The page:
We can’t do it. Our western society doesn’t want to talk about it. Our med-tech-driven healthcare system doesn’t want you to recognize its existence. It offers you treatment after treatment after treatment in place of saying, when the time comes, “hi, it’s time for your body to stop.”

We can’t talk about how humans die…how unsettling it is…can’t talk about why we die… or what might this all BE for?

Even for a healthy person, the questions exist because…a healthy person is also going to die. They are supposed to.

But if we talk about it, we are labeled “morbid.”

We are not “thinking positively.” If we don’t THINK POSITIVE, we are attracting the opposite.

And the message we give our actively dying folks in America is that DYING is LOSING, and so they’d better not “give up.”

Few actively dying people hear “it is okay to go. It is natural. Your body is done fighting and that is okay.” And so they fight tooth and nail to hang on for their loved ones even when it’s their time…and as a result, they reinforce for the next generation that death is not okay and you must cling on for…dear life.

Is it a wonder we have a complex?

But we cannot, cannot, cannot talk about death. Too icky. Too uncomfortable. Too morbid. Too sad.

-*-

Van Gogh, Skull with Cigarette

I’ve been wondering for years now whether I really want to continue writing a blog that is

A) totally cancer-focused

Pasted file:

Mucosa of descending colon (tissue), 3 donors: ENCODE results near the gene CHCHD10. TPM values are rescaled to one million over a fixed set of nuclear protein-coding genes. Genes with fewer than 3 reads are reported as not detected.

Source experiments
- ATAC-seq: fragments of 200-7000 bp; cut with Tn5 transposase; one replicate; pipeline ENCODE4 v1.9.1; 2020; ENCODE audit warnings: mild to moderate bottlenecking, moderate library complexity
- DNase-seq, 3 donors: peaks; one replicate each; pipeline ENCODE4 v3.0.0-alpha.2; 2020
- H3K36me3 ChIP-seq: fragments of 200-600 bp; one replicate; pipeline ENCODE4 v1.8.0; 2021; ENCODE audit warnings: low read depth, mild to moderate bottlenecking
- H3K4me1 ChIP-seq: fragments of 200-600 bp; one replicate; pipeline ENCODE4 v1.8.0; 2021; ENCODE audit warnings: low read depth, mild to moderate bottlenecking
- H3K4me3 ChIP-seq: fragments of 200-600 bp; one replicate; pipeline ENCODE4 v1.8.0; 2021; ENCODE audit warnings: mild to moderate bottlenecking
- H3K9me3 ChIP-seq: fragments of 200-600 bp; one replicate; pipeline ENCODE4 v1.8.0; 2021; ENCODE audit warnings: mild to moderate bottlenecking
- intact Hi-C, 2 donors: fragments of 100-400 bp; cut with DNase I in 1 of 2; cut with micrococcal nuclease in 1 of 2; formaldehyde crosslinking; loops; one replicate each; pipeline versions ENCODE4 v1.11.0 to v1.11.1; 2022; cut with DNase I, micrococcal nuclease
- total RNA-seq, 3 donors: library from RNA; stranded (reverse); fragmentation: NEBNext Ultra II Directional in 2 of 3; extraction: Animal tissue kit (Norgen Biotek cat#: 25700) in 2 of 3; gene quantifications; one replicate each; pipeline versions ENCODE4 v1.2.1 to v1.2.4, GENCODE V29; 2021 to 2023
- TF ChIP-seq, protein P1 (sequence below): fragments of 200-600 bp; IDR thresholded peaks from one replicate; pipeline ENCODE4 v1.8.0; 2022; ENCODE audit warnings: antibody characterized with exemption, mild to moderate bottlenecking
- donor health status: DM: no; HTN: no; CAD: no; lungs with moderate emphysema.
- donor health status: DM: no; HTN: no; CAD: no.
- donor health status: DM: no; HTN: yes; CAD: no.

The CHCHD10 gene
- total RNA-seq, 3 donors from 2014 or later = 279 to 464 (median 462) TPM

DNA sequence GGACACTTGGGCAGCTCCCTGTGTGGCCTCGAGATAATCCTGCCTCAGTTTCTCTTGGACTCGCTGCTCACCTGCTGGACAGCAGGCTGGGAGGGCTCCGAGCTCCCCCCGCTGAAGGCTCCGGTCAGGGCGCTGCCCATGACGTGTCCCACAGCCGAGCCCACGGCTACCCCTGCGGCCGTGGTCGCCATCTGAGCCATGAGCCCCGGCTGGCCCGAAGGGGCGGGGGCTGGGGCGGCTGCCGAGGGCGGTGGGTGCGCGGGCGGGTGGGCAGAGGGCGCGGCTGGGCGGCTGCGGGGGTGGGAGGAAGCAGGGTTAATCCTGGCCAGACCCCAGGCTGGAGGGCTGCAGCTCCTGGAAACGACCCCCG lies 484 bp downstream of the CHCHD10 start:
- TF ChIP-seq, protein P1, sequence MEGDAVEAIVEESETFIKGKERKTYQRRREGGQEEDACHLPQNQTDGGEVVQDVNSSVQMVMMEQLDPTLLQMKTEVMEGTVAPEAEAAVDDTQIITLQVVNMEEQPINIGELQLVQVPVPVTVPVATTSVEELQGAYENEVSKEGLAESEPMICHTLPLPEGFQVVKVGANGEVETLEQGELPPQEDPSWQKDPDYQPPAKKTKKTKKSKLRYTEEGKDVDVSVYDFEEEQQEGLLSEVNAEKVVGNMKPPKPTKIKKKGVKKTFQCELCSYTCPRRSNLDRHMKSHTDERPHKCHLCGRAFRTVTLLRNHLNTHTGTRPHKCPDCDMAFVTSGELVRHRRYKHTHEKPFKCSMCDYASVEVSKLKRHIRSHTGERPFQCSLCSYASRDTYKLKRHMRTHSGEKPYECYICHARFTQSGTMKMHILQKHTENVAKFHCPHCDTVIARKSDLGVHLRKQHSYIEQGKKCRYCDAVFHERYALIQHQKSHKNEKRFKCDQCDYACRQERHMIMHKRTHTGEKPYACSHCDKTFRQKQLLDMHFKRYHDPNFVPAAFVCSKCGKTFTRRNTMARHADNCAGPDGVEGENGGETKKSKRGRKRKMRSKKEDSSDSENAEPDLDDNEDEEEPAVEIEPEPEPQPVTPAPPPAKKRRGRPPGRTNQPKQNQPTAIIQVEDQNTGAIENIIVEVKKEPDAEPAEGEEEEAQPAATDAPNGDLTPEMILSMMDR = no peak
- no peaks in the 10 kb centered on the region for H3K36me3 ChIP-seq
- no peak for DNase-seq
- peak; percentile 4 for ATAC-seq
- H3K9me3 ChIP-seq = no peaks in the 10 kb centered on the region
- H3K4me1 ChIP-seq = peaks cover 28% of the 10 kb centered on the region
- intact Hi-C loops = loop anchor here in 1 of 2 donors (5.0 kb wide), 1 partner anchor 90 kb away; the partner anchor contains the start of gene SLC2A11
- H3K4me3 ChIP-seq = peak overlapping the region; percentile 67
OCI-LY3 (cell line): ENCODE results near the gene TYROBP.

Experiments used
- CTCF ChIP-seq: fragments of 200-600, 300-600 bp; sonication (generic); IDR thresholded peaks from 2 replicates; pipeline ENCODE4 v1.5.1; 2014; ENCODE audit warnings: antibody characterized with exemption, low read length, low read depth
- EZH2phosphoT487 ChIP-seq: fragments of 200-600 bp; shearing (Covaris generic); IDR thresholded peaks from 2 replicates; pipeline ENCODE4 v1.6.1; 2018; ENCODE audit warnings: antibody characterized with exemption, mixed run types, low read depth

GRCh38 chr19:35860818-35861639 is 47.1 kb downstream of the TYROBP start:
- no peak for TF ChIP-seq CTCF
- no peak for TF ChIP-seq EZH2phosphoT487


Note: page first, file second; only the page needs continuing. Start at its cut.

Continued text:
OR

B) Just…kind of spur of the moment, chaotic blather

Neither feels authentic anymore.

And that is another reason why you haven’t heard from me.

But now I feel a little bit more direction. I want to be part of the conversation about dying and death-positivity, BECAUSE:

Regardless of who you are and what you’ve been through…2020 and the world thereafter has shown us all that we’d best at least entertain the idea that we won’t be here one day.

And you know what?

I know…I know it sounds morbid. But I swear, since I’ve started my death-positive journey…I have been more present and aware of the moments of my life. Of how I am feeling. Of what’s working and what’s not. And of what I’m grateful for.

The death positive movement IS a thing, and one of its leaders is Caitlyn Doughty of “The Order of the Good Death.” Literally, if you google “death positive,” her website is the first to come up. She kind of kickstarted the “movement” and she’s hilarious. Not morbid. She is hilarious (highly recommend her book “Smoke Gets in Your Eyes”)

But the ideas behind the movement have been around. I mean…if we’re being real, indigenous peoples have been attuned to them from the beginning.

Recently, I’ve been reading “Die Wise” by “death guru” Stephen Jenkinson…and while Jenkinson can be perceived as a somewhat controversial figure…it’s one of HIS ideas that has been sticking with me most lately (and kind of haunting me every morning).